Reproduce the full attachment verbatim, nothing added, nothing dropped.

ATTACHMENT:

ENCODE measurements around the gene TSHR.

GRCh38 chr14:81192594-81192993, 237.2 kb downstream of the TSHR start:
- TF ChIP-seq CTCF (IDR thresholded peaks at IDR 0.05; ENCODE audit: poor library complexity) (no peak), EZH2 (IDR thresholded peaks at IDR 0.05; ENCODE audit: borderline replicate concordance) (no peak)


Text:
ENCODE measurements around the gene TSHR.

GRCh38 chr14:81192594-81192993, 237.2 kb downstream of the TSHR start:
- TF ChIP-seq CTCF (IDR thresholded peaks at IDR 0.05; ENCODE audit: poor library complexity) (no peak), EZH2 (IDR thresholded peaks at IDR 0.05; ENCODE audit: borderline replicate concordance) (no peak)